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While looking through our Analysis Script, I got suddenly aware that we had already learned quite an amount of rules and laws for calculating limits.

We got:

  • $\displaystyle \lim_{x \to a}\;c = c$
  • $\displaystyle \lim_{x \to a}\;x = a$

If the limits exist, one gets with corresponding limits $u,v$

  • $\displaystyle \lim_{x \to a} \; f(x) \pm g(x) = u \pm v \quad$
  • $\displaystyle \lim_{x \to a} \; cg(x) = cv$
  • $\displaystyle \lim_{x \to a} \; f(x) g(x) = uv$
  • $\displaystyle \lim_{x \to a} \frac{f(x)}{g(x)} = \frac{u}{v} \quad $ if $v \neq 0$

If the limits exist and if $f(x)$ is continuous:

  • $\displaystyle \lim_{x \to a} \; f(x) = f(a)$
  • $\displaystyle \lim_{x \to a} \; f(x) \pm g(x) = f(a) \pm g(a)$
  • $\displaystyle \lim_{x \to a} \; cf(x) = c f(a)$
  • $\displaystyle \lim_{x \to a} \; f(x)g(x) = f(a)g(a)$
  • $\displaystyle \lim_{x \to a} \frac{f(x)}{g(x)} = \frac{f(a)}{g(a)} \quad $ if $g(a) \neq 0$

If $f$ is continuous and $\lim\limits_{x \to a} \; g(x)$ exists and if $f(x)$ is defined at $\lim\limits_{x \to a}g(x)$

$$\lim\limits_{x \to a}\; f(g(x)) = f(\lim\limits_{x \to a}\;g(x))$$

As rules we have:

$\forall x$ in an open interval, containing $a$:
$$u(x)\leq v(x)\leq w(x) \implies \lim\limits_{x \to a}\; u(x) \leq \lim\limits_{x \to a}\; v(x) \leq \lim\limits_{x \to a}\; w(x)$$

if $f(x)$ and $g(x)$ is differentiable and if $\lim\limits_{x \to a}\; f(x),g(x) = \pm \infty$ or $\lim\limits_{x \to a}\; f(x),g(x) = 0$ and if $\lim\limits_{x \to a} \frac{f'(x)}{g'(x)}$ exists $$\lim\limits_{x \to a}\frac{f(x)}{g(x)} = \lim\limits_{x \to a} \frac{f'(x)}{g'(x)}$$

But there is definitely more to it, isn't there? For example, when am I allowed to pull a $\lim$ into an infinite sum? I bet Math is simply not ending here. What other rules and laws for calculating limits are there?

EDIT Updated the rules based on the comments.

Thanks in advance

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4  
Your "rules" 3 through 7 are all incorrect; you are assuming that the limit not only exists, but also that the functions $f$ and $g$ are continuous at $a$. The limit may very well exist but not be the value of the function at $a$; the value may be something entirely different, or not even be defined. –  Arturo Magidin Jan 24 '11 at 21:24
4  
Your paraphrase of L'Hopital's Rule is also incorrect; you must require the limit of $f'(x)/g'(x)$ to exist; try your "rule" with $f(x) = 6x+\sin x$, $g(x) = 2x+\sin x$, as $x\to\infty$. –  Arturo Magidin Jan 24 '11 at 21:27
8  
I don't think it's profitable to think of limits in terms of the laws they satisfy. If you thoroughly understand the definition, the rest will follow, and in particular you really only need the fact that limits are preserved by continuous functions (alternately the defining property of limits or the defining property of continuous functions), and maybe l'Hopital's rule once in awhile. –  Qiaochu Yuan Jan 24 '11 at 21:34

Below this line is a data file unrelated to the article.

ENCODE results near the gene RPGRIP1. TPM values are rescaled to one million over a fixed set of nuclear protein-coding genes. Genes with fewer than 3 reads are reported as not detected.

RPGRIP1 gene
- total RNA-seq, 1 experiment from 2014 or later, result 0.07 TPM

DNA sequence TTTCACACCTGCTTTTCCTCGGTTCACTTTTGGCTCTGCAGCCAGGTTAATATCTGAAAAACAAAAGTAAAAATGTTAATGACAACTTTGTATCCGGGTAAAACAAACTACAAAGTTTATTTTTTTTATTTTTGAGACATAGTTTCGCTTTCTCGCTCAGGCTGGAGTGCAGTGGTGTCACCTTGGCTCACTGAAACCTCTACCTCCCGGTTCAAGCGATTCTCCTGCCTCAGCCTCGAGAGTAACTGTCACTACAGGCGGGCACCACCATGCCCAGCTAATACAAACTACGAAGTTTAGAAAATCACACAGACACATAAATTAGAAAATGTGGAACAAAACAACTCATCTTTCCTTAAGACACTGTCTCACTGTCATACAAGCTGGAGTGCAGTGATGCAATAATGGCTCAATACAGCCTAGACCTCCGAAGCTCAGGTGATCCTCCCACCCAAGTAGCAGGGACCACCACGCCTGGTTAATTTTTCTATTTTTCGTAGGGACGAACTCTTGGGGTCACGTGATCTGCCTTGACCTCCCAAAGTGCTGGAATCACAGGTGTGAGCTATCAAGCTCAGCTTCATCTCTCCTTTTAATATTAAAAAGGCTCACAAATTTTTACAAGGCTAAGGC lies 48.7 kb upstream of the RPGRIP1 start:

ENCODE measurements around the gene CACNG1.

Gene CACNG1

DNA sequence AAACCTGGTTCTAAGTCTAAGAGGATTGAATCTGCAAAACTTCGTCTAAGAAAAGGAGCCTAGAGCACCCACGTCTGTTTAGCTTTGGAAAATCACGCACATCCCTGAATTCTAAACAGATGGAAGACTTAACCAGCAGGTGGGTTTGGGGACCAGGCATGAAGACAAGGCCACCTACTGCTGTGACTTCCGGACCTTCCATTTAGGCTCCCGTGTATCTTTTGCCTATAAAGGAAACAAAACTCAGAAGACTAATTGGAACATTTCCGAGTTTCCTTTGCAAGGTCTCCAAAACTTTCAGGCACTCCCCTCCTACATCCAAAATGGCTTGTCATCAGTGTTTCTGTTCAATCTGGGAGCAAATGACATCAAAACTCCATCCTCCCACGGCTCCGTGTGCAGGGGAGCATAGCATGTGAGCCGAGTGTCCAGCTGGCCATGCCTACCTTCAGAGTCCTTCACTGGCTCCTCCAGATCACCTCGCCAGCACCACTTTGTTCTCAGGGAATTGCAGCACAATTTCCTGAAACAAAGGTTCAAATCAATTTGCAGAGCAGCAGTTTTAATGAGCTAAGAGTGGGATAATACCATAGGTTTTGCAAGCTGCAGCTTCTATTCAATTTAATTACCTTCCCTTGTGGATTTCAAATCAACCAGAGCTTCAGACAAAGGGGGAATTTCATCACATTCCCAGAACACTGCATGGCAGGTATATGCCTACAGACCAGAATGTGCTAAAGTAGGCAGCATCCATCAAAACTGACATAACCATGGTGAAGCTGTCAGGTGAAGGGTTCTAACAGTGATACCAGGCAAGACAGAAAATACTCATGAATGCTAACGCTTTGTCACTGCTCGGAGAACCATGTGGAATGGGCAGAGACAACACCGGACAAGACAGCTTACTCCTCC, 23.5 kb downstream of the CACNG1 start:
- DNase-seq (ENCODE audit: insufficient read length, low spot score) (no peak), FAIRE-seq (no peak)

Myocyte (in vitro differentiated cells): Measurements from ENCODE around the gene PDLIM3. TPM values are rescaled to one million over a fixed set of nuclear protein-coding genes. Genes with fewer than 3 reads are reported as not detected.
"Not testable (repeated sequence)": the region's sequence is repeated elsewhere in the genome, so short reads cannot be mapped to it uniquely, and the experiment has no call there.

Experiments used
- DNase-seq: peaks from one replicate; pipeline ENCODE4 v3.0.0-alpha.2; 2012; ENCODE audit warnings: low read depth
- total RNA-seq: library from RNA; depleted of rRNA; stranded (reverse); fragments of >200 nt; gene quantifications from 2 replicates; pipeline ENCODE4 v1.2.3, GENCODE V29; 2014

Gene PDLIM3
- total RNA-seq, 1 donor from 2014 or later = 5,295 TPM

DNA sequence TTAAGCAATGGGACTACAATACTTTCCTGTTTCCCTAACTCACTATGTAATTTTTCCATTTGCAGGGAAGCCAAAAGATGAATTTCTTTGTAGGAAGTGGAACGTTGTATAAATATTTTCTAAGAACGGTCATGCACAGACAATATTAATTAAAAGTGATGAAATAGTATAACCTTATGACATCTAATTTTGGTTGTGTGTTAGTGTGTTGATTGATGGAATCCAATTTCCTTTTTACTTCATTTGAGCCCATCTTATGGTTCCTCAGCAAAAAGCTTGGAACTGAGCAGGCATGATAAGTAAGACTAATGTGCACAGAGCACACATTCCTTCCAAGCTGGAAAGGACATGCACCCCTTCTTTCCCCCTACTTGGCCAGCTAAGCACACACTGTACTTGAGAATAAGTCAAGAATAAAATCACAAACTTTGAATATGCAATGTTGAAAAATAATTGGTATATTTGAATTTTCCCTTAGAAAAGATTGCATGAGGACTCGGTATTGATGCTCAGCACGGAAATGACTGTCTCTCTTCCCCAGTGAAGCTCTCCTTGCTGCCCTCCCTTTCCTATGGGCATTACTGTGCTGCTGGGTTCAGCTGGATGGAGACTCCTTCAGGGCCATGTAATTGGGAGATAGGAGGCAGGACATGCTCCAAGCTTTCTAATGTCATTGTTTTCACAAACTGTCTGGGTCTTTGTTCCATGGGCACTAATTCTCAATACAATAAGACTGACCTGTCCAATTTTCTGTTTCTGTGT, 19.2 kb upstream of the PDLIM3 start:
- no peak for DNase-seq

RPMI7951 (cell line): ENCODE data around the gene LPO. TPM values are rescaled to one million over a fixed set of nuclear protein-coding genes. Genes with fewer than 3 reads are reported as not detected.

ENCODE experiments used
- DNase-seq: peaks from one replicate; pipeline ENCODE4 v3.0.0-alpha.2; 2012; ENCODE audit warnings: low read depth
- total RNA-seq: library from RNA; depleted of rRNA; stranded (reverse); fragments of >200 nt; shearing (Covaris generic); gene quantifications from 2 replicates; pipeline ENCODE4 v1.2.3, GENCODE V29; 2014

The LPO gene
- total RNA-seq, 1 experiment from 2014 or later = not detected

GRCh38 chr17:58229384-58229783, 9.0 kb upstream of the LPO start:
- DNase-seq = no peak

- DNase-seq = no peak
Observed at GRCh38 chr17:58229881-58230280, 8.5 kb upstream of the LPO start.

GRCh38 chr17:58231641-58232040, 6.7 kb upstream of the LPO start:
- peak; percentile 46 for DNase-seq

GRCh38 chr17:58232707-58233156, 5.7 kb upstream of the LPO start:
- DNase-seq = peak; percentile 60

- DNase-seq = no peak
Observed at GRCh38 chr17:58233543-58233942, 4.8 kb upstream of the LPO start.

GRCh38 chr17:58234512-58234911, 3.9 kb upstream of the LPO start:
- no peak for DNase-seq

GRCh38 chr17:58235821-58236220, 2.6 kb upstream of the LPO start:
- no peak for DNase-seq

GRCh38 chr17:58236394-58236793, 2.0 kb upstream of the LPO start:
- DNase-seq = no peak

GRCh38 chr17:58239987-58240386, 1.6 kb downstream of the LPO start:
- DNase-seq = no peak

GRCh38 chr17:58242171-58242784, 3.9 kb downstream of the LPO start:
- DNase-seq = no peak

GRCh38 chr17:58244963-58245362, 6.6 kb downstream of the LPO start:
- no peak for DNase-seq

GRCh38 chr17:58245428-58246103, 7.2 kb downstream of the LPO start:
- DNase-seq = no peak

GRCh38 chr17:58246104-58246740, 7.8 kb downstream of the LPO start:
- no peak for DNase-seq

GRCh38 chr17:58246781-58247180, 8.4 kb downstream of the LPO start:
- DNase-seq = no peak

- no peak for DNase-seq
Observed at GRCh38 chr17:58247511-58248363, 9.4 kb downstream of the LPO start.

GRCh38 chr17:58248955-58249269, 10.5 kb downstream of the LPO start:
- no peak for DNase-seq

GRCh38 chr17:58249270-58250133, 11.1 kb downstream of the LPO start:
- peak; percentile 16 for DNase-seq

2  
I think Qiaochu pretty much nailed the issue; I note, however, that you still got the "continuity rule" wrong; your rules 4, 6, and 7 are still incorrect because you are making no assumption about $g$, and that you have now excluded several standard "rules" (if each of two limits exist, then the limit of the sum is the sum of the limits; this is broader than the case of continuity). This suggests that you are focusing on memorization rather than understanding, and the difficulty in memorization is leading you to incorrect statements. –  Arturo Magidin Jan 25 '11 at 19:23
3  
@ftiaronsem: Still got the continuity limit (your 12th formula) wrong; and now formulas 7 through 11 are easy consequences of formulas 1-6 and formula 12. Really: it's not about memorization, it's about understanding. This exercise should convince you that trying to memorize "all the rules and laws" accurately is not a good way to spend your time. –  Arturo Magidin Jan 25 '11 at 19:50

1 Answer 1

Here is a list of sites for you to explore your question. You are right math is never done with any topic because there always seems to be another way to view the topic. If you really like limits I would suggest giving the book a read. Enjoy. Please, update your list if you find any other rules to post.

  1. TopMath $\Leftarrow$ likely what you want to read
  2. Limit Rule List
  3. Hints on Limits
  4. The Limit Law
  5. Mathworld's Limit page
  6. MathCS real analysis def of Limit
  7. YouTube video on limits in Analysis
  8. Louisville's Chapter 6 (limits) of Real Analysis
  9. Limits: A New Approach to Real Analysis $\Leftarrow$ a book you should read
  10. Complex Limits and Continuity
  11. Limits and Continuity - Complex Analysis
  12. Proof Wiki: Definition of a point
  13. Analysis Webnotes
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